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Storm overflow discharges in the media

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Untreated sewage discharged into our waterways can be devastating to human health, local biodiversity and our environment.

There has been coverage today (24 November) in the BBC, Evening Standard, Independent and Financial Times reporting that water companies have released sewage into UK rivers and seas almost 150 times during dry weather over the last 12 months, following analysis in Surfers Against Sewage’s (SAS) latest water quality report. The group also suggest that 95 of these discharges were at bathing water locations classed as “excellent”, and that this links to a correlation between these spills and cases reported to the SAS of people becoming unwell.

This government wants clean and safe rivers, lakes and seas, and we have been clear that we will hold water companies to account if they do not comply with our environmental regulations.

This can include criminal prosecution by the Environment Agency (EA) for the most serious offences - for which there can be unlimited fines. Since 2015 the EA has brought 56 prosecutions against water and sewerage companies, securing fines of over £141m. This includes a record £90 million fine for Southern Water last year after they pleaded guilty to thousands of illegal discharges of sewage.

Our Storm Overflows Discharge Reduction Plan, published in August, will also bring about change, with strict targets on sewage pollution and a requirement for further investment into infrastructure from water companies.

The plan frontloads action in particularly important and sensitive areas such as designated bathing waters and high priority ecological sites.

If it is possible to go further and faster while balancing the cost to consumers, we will not hesitate to do so and have made this clear to the water industry. The government will review the targets in 2027, so we stay as ambitious as possible whilst balancing the impact on bills.

At the beginning of September, we also challenged water company executives to take action on protecting the environment and safeguarding our water supplies. We are working with the water companies to establish where they can do more, as well as identify opportunities to speed up delivery.

A Defra spokesperson said:

We are going further and faster than any other government to protect and enhance the health of our rivers, lakes and seas.

“We have brought in strict targets on sewage pollution and will require water companies to deliver the largest infrastructure programme in their history to tackle storm sewage discharges – a £56 billion capital investment over 25 years.

“We have been clear that water companies cannot profit from environmental damage. Through increased monitoring and transparency, driven by government, the regulators have launched the largest criminal and civil investigations into water company sewage treatment works ever.

“Regulators will use all options for robust enforcement action and will continue to prioritise action to protect bathing waters and high priority nature sites.

Please see the latest Environment Agency and Ofwat updates for more information on the industry-wide criminal and civil investigations into potential non-compliance by all the water companies at sewage treatment works.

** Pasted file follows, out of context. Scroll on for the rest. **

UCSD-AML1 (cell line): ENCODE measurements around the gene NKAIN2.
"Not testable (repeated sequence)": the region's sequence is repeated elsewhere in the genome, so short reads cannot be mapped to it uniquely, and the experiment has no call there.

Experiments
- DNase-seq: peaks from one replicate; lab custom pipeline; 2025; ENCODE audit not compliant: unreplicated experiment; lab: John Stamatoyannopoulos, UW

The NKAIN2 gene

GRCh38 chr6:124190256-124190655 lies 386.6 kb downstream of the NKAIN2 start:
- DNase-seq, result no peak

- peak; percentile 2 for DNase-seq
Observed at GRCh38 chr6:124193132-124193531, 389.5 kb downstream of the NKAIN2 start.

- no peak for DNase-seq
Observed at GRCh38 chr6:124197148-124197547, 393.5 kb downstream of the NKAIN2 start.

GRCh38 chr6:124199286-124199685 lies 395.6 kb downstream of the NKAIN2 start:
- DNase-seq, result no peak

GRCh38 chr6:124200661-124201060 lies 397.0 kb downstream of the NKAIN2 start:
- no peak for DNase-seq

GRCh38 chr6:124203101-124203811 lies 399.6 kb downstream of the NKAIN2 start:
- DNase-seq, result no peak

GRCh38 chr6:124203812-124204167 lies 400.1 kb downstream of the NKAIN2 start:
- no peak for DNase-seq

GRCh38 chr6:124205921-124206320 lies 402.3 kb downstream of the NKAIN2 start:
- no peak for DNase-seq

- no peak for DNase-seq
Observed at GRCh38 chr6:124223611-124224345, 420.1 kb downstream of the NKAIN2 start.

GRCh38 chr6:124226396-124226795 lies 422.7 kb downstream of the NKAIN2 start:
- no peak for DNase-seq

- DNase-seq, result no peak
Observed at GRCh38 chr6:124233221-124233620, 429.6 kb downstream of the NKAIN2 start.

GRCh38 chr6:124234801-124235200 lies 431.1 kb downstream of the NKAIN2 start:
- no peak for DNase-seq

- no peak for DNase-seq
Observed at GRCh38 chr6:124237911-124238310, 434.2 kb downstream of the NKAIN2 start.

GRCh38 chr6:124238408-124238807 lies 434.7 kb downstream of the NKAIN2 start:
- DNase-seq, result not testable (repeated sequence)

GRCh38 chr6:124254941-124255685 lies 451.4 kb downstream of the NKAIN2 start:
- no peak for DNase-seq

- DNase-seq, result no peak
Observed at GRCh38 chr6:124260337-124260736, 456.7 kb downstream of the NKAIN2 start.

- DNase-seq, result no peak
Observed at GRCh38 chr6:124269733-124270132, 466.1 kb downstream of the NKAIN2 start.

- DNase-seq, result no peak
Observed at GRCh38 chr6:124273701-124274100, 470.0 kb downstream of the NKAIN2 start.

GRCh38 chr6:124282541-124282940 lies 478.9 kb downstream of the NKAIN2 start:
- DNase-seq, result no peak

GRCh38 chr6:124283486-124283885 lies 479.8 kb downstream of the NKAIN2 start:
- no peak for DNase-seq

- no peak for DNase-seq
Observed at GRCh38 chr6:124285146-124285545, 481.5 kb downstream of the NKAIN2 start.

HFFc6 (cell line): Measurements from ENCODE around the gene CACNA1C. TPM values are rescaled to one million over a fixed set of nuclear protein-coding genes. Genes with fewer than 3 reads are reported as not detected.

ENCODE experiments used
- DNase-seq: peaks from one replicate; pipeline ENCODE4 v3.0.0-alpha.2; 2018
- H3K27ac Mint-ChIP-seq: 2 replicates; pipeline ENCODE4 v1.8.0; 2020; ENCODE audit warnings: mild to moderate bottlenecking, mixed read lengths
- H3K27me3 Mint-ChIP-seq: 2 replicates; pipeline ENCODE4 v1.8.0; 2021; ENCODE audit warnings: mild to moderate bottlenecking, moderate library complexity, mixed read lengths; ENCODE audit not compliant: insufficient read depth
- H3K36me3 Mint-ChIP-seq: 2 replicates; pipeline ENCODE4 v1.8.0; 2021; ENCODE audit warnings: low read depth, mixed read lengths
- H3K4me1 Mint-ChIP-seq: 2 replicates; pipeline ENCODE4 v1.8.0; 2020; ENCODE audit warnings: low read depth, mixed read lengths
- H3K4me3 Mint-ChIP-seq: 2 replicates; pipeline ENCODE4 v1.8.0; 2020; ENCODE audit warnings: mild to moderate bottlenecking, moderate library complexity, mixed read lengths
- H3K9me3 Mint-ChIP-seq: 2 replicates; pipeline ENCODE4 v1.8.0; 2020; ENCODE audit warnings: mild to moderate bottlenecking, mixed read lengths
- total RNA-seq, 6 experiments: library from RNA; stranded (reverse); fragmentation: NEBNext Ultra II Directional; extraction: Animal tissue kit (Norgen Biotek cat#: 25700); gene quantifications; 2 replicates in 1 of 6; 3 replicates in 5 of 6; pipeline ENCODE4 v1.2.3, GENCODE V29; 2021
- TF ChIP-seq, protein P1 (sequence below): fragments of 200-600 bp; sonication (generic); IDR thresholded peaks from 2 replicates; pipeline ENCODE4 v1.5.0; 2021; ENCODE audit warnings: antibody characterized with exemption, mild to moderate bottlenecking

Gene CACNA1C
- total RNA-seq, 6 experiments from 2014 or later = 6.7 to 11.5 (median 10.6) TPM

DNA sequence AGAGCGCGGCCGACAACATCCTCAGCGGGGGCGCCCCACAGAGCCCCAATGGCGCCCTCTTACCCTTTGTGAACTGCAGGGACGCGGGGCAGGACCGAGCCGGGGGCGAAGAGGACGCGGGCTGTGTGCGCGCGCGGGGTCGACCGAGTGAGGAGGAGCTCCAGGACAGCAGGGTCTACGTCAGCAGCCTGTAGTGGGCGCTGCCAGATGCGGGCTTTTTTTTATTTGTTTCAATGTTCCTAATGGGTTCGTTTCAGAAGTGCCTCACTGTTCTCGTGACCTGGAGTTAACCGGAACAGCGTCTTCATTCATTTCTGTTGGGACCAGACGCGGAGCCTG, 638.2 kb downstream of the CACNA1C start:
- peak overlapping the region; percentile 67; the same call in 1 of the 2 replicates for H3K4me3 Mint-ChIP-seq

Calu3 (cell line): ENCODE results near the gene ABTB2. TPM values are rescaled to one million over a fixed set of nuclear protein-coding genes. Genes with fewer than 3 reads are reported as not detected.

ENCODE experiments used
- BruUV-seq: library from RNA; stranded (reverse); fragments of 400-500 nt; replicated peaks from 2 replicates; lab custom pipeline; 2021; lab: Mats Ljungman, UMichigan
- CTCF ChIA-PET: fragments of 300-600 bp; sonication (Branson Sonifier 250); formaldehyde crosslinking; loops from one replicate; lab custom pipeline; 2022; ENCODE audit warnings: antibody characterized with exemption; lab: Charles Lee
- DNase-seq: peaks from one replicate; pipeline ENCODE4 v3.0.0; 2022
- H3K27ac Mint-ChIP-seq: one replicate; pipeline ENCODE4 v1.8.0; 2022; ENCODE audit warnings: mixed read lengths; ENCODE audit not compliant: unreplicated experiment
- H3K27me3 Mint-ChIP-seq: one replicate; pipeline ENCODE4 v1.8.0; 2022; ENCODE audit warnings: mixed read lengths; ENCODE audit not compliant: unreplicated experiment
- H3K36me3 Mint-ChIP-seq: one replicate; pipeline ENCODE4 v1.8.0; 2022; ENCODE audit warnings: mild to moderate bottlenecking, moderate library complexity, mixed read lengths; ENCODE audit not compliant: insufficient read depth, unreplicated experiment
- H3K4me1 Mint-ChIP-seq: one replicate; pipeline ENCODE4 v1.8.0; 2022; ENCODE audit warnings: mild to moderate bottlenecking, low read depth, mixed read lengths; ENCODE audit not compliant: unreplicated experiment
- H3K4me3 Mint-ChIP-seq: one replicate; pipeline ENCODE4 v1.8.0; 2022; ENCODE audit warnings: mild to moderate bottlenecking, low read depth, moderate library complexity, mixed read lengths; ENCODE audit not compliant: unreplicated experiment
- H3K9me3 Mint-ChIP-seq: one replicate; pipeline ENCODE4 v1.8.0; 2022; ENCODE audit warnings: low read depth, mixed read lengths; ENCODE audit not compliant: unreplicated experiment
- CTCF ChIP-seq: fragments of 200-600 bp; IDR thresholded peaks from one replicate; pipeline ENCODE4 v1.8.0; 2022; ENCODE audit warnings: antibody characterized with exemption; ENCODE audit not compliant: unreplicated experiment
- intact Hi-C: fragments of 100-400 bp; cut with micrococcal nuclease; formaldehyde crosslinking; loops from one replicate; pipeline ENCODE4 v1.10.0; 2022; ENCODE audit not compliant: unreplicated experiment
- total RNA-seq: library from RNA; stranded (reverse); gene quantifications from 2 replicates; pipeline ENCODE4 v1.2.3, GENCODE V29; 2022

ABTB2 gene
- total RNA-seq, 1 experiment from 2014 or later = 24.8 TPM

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  1. Comment by Michael Hughes posted on

    Try diverting some of their vast profits into investment. That would help. The big mistake was privatisation. Too many of the people in charge see water as a cash cow not a vital public service as it once was.

  2. Comment by Michael Desmond Walters posted on

    Loads and loads of words, the fact that it is still happening speaks volumes.

  3. Comment by Derek Stewart Smith posted on

    Whilst a revue is scheduled for 2027, it is imperative to continually inspect all the outfalls particularly during periods of high rainfall to ensure that the discharges do not include stored sewage in the storm tanks at sewage works.

    A construction programme must be immediately implemented to increase the capacity of storm tanks to enable full retention of all raw sewage and an increase in the size of the treatment plant to enable all raw sewage to be fully treated before being discharged via the approved outfalls.
    The programme must include early completion dates which have to be adhered to.
    Failure to comply would automatically attract heavy fines.

  4. Comment by John W. Baxter posted on

    At last! Are we about to see some regulation applied other than a few totemic fines to flagrant disregard for the law exhibited by dividend paying utilities. I see Defra has come out with slurry storage grants for farms which will hopefully prevent the water companies from pointing a finger at farming with any meaning.
    To find water companies discharging waste water of untreated quality to watercourse during times of drought is indicative of two things....lack of real time information being fed to or gathered by EA, cost cutting by water companies and/ total disregard for outcomes and maintenance and upgrading of waste water treatment capacity.......It is bad enough in times of high rainfall but in dry weather this is inexcusable......and why should the bill payers be expected to stump up the capital needed to upgrade Victorian infrastructure?......that is what business is all about.....balancing drawings profits and investment in people and infrastructure. No more excuses!.